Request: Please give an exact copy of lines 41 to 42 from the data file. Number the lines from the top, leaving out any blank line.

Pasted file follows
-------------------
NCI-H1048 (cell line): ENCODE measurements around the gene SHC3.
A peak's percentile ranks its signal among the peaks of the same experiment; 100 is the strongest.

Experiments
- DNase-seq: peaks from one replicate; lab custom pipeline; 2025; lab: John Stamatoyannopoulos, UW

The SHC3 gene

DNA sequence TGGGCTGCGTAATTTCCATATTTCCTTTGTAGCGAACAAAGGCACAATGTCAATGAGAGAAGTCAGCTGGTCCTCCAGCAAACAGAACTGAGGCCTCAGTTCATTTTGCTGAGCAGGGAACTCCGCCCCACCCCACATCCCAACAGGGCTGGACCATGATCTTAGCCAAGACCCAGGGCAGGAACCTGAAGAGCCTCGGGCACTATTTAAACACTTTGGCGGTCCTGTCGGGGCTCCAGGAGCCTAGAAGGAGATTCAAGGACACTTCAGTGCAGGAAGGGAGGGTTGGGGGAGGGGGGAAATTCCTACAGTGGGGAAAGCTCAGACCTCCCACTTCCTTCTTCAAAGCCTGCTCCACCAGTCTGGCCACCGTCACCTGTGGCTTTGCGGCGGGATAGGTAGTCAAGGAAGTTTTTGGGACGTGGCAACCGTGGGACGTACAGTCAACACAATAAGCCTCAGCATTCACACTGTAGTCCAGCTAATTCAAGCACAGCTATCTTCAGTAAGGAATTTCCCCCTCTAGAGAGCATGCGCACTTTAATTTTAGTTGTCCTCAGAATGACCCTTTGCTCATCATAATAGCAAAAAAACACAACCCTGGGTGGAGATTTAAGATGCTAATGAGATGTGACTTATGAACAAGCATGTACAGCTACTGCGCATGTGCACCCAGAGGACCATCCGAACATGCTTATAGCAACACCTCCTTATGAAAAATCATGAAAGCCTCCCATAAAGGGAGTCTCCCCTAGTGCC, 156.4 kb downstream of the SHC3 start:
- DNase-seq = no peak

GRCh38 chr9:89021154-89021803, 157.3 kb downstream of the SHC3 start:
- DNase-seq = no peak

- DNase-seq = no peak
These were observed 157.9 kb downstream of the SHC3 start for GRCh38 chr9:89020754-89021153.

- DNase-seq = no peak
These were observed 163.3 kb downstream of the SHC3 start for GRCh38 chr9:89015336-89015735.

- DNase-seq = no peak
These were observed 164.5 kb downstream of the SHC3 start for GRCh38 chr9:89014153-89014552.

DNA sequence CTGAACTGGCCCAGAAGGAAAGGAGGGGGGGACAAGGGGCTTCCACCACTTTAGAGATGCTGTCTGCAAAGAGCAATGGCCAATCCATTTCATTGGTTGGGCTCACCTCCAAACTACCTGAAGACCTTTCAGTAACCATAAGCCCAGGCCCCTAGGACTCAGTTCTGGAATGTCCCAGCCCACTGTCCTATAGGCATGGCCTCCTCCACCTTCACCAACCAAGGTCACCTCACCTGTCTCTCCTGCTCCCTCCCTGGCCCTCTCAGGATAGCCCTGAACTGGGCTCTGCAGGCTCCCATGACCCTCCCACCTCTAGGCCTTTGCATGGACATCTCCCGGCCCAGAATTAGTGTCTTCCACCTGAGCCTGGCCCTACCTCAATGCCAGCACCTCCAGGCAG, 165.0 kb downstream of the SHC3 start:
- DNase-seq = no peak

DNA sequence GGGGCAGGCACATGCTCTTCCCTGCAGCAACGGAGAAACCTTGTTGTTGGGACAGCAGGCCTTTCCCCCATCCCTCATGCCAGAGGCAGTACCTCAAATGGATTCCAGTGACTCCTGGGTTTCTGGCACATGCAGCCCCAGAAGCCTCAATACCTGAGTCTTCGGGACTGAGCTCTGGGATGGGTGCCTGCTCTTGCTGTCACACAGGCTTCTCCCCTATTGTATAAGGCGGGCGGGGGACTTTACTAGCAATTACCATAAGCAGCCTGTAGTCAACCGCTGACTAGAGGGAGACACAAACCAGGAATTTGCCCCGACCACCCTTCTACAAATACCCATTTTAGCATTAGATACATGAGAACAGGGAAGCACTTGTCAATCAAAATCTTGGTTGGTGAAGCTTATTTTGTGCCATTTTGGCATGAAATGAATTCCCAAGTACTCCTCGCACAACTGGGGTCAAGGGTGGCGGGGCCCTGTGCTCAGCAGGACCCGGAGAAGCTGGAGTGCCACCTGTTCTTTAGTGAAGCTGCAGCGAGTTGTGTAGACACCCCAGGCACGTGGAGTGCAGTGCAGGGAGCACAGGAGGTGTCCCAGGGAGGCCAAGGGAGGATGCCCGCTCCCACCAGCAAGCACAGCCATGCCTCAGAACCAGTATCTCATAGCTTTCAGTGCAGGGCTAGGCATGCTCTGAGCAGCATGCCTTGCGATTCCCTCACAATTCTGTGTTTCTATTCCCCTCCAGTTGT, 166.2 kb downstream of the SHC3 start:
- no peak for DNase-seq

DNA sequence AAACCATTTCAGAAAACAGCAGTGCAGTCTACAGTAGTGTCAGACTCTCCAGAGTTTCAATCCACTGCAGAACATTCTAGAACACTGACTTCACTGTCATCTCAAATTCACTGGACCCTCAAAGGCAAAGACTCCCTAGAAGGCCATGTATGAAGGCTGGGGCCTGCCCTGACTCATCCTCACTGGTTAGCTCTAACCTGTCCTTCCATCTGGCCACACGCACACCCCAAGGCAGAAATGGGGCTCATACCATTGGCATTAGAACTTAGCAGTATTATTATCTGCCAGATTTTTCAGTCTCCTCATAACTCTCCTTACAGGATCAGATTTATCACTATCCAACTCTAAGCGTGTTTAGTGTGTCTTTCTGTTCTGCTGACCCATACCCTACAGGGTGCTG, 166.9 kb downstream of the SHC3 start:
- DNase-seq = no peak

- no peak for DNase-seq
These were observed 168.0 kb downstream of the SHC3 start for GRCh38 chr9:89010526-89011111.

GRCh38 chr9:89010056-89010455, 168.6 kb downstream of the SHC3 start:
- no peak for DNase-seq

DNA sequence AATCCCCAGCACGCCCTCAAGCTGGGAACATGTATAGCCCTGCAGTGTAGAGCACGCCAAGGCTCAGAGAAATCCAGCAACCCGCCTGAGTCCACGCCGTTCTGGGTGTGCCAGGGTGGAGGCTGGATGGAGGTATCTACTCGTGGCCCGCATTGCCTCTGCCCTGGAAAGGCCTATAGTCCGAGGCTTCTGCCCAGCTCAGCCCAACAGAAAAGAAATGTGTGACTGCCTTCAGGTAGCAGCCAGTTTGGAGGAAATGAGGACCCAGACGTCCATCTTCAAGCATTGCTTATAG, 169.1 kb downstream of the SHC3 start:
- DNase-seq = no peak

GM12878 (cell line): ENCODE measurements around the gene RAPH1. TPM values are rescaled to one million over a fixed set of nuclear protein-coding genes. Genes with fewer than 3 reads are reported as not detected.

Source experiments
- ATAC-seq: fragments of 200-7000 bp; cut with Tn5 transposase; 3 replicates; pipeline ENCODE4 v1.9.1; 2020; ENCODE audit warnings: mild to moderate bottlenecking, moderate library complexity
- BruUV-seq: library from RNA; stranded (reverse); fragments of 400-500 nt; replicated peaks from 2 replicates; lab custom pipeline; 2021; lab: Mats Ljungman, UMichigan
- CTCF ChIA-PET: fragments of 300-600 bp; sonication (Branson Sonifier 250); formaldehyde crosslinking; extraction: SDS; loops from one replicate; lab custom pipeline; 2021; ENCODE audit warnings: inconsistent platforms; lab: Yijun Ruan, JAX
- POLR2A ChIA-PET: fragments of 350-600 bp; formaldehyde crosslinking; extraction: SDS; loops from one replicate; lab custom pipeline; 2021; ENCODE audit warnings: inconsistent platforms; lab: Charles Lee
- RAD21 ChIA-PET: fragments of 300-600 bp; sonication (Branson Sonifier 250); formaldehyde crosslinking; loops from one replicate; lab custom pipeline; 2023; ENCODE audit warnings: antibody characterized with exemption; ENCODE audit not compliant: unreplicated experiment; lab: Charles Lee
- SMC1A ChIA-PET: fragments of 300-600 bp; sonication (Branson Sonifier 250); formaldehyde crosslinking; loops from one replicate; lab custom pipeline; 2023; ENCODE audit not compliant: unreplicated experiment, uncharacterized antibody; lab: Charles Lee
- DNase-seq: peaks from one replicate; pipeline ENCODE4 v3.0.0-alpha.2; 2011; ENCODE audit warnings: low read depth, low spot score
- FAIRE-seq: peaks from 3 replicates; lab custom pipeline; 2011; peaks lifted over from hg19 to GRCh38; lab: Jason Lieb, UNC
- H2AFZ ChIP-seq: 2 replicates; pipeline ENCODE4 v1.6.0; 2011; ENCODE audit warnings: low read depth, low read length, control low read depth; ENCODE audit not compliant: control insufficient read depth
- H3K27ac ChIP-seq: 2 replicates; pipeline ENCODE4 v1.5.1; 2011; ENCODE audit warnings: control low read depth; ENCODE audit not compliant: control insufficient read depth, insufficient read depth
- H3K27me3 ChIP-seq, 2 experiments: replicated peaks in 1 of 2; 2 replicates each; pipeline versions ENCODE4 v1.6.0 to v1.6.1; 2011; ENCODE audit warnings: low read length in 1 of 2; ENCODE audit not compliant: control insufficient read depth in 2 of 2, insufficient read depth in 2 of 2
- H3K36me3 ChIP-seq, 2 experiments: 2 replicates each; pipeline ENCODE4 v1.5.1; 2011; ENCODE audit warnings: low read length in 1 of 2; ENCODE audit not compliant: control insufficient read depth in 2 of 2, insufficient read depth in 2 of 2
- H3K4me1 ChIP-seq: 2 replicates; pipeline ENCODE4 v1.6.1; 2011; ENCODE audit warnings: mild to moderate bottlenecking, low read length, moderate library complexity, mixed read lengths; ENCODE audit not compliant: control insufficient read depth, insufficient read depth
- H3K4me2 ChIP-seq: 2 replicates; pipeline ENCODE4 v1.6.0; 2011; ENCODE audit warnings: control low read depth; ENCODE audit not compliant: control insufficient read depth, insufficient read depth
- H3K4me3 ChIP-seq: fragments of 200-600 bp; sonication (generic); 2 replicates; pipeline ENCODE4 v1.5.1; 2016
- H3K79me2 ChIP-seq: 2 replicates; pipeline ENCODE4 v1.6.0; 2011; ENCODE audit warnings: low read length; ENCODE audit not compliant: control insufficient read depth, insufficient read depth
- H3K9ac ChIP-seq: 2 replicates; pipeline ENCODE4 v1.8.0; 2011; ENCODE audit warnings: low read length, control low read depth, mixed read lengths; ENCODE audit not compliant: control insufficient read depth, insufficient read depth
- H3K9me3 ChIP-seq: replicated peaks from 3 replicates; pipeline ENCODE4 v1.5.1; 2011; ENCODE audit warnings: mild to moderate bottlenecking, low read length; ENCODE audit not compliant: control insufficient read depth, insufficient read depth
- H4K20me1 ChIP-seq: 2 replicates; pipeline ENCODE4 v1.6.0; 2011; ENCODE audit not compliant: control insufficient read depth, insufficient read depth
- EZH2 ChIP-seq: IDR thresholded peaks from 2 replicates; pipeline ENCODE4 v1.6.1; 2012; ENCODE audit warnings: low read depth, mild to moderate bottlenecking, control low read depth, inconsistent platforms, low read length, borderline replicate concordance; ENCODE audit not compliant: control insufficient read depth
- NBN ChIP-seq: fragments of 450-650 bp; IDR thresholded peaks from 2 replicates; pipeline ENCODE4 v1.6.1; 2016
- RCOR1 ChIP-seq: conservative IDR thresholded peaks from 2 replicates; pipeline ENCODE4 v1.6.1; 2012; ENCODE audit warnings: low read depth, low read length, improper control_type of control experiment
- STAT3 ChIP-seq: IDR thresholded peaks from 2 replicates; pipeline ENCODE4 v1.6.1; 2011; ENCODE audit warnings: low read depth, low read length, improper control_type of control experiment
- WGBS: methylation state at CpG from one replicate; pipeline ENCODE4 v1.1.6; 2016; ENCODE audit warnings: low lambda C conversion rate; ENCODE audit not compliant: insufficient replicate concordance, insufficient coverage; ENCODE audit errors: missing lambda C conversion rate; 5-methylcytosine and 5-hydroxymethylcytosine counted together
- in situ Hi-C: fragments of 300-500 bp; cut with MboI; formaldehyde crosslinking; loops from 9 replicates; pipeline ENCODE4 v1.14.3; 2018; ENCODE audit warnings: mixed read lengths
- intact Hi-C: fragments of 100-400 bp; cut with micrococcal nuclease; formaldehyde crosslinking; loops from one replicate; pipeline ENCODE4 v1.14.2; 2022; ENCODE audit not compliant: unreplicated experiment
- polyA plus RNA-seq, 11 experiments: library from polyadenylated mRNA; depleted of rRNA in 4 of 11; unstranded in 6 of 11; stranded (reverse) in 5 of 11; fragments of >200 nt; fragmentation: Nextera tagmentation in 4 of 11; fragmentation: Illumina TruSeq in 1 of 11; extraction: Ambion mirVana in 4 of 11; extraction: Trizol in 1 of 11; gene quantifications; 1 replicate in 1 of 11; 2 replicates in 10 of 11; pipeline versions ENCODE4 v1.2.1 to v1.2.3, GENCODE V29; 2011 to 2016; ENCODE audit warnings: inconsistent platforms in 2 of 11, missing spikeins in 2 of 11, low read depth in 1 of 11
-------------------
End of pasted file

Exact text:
- H3K36me3 ChIP-seq, 2 experiments: 2 replicates each; pipeline ENCODE4 v1.5.1; 2011; ENCODE audit warnings: low read length in 1 of 2; ENCODE audit not compliant: control insufficient read depth in 2 of 2, insufficient read depth in 2 of 2
- H3K4me1 ChIP-seq: 2 replicates; pipeline ENCODE4 v1.6.1; 2011; ENCODE audit warnings: mild to moderate bottlenecking, low read length, moderate library complexity, mixed read lengths; ENCODE audit not compliant: control insufficient read depth, insufficient read depth